|Rock for the Cure|
Neither snow nor Thursday's snarling traffic jams could dampen the spirits of those waiting in the block-long sidewalk queue. They streamed 600 strong into Station Square's Hard Rock Café, and then into its adjoining tent. Most of the women in the crowd wore pink, and many were breast cancer survivors who have stared that beast down. But everyone showed to kick off the 2007 Komen Pittsburgh Race for the Cure on Mother's Day, May 13, in Schenley Park. And they stayed to have fun.
Last year, 34,000 fans entered the 5K run/walk that now ranks tenth among the more than 125 Komen races in the country. So happens it also raised a record $2.1 million ... with 75 percent of that sum funding local breast-cancer screenings, research and treatment.
Musicians Sputzy, Margot B, Dancing Queen, No Bad Ju Ju and Mercedez, who kept them twisting and shouting on the dance floor, donated their time and talents, the darlings.As did the Café, with the venue.
Rocking in the hard place were such as race chair Mona Colicchie and co-chair Karen Lubinski; director Jo Ann Meier; Susie Wean; Selma Sherman; Karen Shastri; Elizabeth Sullivan; Terri Chapman; Sophie Malli; Sandra Copeland; Carolyn Oblak; Roberta Wilson; Kathy Purcell; John Erskine; and Sue Cardillo.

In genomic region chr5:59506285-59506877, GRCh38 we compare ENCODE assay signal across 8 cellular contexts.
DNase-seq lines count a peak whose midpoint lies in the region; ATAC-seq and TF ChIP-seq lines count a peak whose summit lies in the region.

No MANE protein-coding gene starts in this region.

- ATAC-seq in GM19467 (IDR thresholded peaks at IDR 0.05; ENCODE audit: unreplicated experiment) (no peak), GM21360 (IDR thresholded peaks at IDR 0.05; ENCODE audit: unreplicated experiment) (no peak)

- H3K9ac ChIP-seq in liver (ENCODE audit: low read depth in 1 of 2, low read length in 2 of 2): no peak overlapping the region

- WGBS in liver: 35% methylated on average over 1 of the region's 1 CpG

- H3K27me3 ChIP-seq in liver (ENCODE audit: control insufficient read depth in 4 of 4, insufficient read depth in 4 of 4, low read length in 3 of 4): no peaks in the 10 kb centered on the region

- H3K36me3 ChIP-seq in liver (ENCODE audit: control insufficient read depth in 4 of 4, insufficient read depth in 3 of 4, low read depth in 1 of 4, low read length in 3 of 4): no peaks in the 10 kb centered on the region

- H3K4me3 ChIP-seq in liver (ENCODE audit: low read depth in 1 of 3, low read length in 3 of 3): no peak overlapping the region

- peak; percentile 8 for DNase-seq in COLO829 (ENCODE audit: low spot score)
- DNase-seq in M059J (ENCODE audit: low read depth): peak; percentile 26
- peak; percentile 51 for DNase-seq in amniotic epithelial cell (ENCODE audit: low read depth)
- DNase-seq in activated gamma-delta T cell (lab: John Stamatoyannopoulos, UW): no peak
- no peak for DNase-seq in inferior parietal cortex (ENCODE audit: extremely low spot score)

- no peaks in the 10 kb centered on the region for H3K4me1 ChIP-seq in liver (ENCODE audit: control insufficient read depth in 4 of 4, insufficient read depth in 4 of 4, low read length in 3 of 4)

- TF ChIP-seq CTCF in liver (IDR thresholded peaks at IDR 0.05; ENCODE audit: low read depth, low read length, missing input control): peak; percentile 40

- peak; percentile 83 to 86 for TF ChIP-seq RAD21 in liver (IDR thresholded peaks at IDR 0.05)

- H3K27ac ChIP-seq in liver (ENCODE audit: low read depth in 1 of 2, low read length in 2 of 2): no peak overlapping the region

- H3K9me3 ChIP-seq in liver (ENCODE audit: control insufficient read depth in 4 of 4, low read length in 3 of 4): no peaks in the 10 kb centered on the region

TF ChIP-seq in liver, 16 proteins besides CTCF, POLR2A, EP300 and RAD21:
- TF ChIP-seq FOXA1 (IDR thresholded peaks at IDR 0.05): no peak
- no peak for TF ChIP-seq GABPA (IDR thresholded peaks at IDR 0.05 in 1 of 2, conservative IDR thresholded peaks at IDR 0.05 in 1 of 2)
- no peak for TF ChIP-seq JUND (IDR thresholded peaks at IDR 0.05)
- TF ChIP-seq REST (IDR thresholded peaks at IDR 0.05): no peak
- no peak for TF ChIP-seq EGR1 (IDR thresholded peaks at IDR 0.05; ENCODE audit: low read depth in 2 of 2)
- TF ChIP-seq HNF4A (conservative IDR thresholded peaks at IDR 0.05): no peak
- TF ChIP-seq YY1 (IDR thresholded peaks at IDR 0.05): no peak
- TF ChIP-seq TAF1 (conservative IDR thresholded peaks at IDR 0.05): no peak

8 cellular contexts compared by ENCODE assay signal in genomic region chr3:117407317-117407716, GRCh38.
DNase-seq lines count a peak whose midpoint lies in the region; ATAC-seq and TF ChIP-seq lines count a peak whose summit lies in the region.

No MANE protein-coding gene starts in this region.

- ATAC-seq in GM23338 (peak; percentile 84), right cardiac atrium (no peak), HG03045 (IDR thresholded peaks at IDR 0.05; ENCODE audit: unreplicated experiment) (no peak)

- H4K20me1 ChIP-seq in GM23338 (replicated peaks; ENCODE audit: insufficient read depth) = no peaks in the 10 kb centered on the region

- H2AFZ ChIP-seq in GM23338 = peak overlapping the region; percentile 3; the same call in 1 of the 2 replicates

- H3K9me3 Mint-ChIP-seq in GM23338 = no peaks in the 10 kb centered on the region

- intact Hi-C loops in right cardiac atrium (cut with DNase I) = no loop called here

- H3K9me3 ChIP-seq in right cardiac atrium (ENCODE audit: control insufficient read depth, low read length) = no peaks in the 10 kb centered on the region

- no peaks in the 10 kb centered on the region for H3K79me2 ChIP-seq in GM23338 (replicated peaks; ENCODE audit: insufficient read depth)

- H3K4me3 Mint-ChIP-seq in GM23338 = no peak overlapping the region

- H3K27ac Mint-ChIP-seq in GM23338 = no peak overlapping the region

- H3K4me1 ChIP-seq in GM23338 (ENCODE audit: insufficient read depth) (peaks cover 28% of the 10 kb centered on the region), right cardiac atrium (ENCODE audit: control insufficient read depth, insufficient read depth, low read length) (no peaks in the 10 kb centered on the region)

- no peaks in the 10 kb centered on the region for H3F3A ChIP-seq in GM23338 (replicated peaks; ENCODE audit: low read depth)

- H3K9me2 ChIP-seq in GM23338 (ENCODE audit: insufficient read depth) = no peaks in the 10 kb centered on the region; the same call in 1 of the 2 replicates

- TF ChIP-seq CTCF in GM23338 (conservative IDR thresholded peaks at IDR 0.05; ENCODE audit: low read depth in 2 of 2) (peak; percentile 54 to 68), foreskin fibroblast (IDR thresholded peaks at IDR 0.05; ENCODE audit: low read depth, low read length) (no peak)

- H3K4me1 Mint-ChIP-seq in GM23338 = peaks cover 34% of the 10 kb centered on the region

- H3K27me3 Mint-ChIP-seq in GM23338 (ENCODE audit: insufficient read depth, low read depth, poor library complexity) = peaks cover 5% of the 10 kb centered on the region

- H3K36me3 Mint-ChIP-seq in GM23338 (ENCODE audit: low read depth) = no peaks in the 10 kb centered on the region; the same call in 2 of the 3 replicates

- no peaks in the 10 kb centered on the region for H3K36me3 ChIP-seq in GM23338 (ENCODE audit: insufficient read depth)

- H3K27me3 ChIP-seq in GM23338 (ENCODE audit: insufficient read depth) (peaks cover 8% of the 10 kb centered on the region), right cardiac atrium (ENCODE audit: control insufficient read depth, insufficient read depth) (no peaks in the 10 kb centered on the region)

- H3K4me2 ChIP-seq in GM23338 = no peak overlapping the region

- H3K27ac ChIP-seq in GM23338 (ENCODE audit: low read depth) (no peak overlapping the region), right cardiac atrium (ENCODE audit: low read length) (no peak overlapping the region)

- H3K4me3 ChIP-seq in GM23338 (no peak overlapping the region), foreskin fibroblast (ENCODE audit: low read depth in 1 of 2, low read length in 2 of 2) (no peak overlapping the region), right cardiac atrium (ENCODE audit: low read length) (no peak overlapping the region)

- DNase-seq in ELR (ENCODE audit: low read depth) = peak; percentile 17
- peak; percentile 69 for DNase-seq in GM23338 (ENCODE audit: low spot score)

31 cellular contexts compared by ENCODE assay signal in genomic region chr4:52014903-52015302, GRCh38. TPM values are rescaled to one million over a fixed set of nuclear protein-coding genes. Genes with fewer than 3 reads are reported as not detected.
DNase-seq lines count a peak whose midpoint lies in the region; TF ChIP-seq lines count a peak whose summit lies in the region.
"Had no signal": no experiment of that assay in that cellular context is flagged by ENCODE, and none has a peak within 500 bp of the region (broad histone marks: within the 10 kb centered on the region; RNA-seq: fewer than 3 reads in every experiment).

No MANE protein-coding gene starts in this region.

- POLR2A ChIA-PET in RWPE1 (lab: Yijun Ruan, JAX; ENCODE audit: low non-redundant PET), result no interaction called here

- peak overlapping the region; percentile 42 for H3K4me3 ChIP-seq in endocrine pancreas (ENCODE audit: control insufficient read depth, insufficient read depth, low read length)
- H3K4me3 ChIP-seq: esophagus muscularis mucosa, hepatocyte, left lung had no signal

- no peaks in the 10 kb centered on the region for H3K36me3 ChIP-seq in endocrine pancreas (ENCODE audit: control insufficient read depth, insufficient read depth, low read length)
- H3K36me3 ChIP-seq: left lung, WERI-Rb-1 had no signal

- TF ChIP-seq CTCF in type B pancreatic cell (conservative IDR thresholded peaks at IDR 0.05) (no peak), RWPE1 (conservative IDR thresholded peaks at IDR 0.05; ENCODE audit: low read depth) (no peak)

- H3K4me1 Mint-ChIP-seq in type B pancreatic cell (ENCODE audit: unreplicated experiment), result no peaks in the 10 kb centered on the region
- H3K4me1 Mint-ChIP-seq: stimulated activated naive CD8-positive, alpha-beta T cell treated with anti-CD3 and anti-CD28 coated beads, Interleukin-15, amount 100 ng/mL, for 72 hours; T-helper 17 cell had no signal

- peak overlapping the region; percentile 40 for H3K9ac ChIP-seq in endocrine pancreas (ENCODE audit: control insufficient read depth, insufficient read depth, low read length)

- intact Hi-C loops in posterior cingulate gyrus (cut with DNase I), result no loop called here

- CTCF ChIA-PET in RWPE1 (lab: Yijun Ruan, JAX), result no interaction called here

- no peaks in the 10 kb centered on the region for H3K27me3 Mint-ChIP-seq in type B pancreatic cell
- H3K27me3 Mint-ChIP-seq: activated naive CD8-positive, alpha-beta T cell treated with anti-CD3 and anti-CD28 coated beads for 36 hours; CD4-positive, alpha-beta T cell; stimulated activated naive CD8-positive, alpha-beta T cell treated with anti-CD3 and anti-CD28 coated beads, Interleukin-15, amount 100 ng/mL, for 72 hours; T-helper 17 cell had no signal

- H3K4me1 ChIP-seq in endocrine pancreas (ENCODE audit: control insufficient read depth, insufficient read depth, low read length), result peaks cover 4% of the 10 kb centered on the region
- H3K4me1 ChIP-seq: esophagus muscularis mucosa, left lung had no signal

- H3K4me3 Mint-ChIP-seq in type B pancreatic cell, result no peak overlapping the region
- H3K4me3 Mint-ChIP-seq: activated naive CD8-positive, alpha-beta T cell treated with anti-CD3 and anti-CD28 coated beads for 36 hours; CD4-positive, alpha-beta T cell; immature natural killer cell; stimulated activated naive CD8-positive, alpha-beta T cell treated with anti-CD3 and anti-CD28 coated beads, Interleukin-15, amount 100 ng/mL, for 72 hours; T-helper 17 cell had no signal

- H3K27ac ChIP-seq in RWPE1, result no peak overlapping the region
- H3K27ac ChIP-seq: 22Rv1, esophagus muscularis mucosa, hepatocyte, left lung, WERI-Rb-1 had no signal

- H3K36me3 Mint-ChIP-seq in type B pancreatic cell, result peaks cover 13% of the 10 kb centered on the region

|Freedom House EMTs|
It began as a bold experiment in 1967. A few dozen unemployed African American men were hired from the mean streets of the Hill District and the North Side to drive Freedom House ambulances in the Hill District, Oakland and Downtown.
That may have been the original premise, but, after nine intense months of training with Pitt's Dr. Peter Safar, the father of CPR, they were prepared to treat patients at the emergency scene and during transport to the hospital. The men made history as the nation's first paramedics and, when the city's new Emergency Medical Services came into its own in 1975 and FH funding dried up, they disbanded and were forgotten.
That is, until L.A. filmmaker Gene Starzenski created "Freedom House," a powerful documentary of this extraordinary enterprise that premiered Thursday at the Twentieth Century Club in Oakland. A South Side native, Starzenski also works as a paramedic on Hollywood stage sets.
In celebration of Black History Month, Pitt chancellor Mark Nordenberg and Hill House Association prez Evan Frazier welcomed more than 500 guests to the screening and lively receptions, where we spotted Dr. Safar's widow, Eva Safar; Phil Hallen, who co-founded the original project; FH paramedics Mitchell Brown, John Moon, George McCary, Lonnie Green, Thomas Mitchell, Kerry Muckler and Addie Johnson; FH director Edward Charles; Elsie Hillman; Dr. Paul Paris; Liz Schoyer (she served on the first FH board in '67!); Eva Blum; Robert Hill; Maddy Ross; Esther Bush; Bill Trueheart; Dave Wannstedt; Jeff Long; Wes Posvar Jr.; and Thelma Lovette.